In its deliberations, the panel made use not only of the testimony before it by external participants (see Appendixes A and B), but also of the decadal survey report NWNH itself. NWNH was the primary resource used by the panel in arriving at its conclusions, and the panel was careful not to contradict NWNH, either on particulars or on strategy, as it dissected the issues and pursued its charge.

Adam S. Burrows, Co-Chair

Charles F. Kennel, Co-Chair

Panel on Implementing Recommendations from

New Worlds, New Horizons Decadal Survey

______________

1 J. Casani et al., James Webb Space Telescope Independent Comprehensive Review Panel: Final Report, October 29, 2010 (publicly released on November 10, 2010).

Suggested Citation:"Front Matter." National Research Council. 2012. Report of the Panel on Implementing Recommendations from the New Worlds, New Horizons Decadal Survey. Washington, DC: The National Academies Press. doi: 10.17226/13045.
×

Acknowledgment of Reviewers

This report has been reviewed in draft form by individuals chosen for their diverse perspectives and technical expertise, in accordance with procedures approved by the Report Review Committee of the National Research Council (NRC). The purpose of this independent review is to provide candid and critical comments that will assist the institution in making its published report as sound as possible and to ensure that the report meets institutional standards for objectivity, evidence, and responsiveness to the study charge. The review comments and draft manuscript remain confidential to protect the integrity of the deliberative process. We wish to thank the following individuals for their review of this report:

Roger D. Blandford, Stanford University,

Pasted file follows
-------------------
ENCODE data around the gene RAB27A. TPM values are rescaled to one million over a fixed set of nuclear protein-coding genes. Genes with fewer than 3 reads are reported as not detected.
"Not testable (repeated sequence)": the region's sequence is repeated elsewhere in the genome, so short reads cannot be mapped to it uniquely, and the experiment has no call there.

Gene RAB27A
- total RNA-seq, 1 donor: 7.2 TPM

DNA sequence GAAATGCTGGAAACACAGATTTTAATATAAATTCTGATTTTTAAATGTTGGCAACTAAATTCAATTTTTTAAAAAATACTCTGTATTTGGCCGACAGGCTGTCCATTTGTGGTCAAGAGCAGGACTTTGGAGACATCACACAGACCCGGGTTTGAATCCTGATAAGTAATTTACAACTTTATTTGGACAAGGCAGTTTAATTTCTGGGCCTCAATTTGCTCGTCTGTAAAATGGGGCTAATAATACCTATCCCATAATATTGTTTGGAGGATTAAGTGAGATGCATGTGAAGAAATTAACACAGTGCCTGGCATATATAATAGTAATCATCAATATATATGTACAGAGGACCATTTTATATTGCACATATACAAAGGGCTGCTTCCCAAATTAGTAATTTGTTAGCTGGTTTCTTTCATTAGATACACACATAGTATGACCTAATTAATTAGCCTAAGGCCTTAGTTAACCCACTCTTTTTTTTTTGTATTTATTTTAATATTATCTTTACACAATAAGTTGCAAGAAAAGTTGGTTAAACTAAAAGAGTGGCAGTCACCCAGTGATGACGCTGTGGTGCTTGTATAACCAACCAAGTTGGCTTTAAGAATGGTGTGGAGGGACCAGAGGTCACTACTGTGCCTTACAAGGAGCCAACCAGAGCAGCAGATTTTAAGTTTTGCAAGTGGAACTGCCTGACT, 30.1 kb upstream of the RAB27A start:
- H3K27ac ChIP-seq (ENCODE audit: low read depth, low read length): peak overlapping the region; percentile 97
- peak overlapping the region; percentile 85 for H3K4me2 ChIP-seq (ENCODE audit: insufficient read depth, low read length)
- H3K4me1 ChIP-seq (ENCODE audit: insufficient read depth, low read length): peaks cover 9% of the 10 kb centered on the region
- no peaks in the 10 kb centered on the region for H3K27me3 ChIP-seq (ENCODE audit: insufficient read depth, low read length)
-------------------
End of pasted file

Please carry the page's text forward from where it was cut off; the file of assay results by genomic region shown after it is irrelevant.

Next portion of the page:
Martha P. Haynes, Cornell University,

Robert C. Kennicutt, Jr., University of Cambridge,

Jonathan I. Lunine, University of Arizona and University of Rome Tor Vergata,

Christopher McKee, University of California, Berkeley,

Marcia J. Rieke, University of Arizona,

Paul L. Schechter, Massachusetts Institute of Technology,

David N. Spergel, Princeton University,

Scott D. Tremaine, Institute for Advanced Study, and

Michael S. Turner, University of Chicago.

Although the reviewers listed above have provided many constructive comments and suggestions, they were not asked to endorse the conclusions or recommendations, nor did they see the final draft of the report before its release. The review of this report was overseen by William Press, University of Texas at Austin. Appointed by the NRC, he was responsible for making certain that an independent examination of this report was carried out in accordance with institutional procedures and that all review comments were carefully considered. Responsibility for the final content of this report rests entirely with the authoring panel and the institution.

Suggested Citation:"Front Matter." National Research Council. 2012. Report of the Panel on Implementing Recommendations from the New Worlds, New Horizons Decadal Survey. Washington, DC: The National Academies Press. doi: 10.17226/13045.
×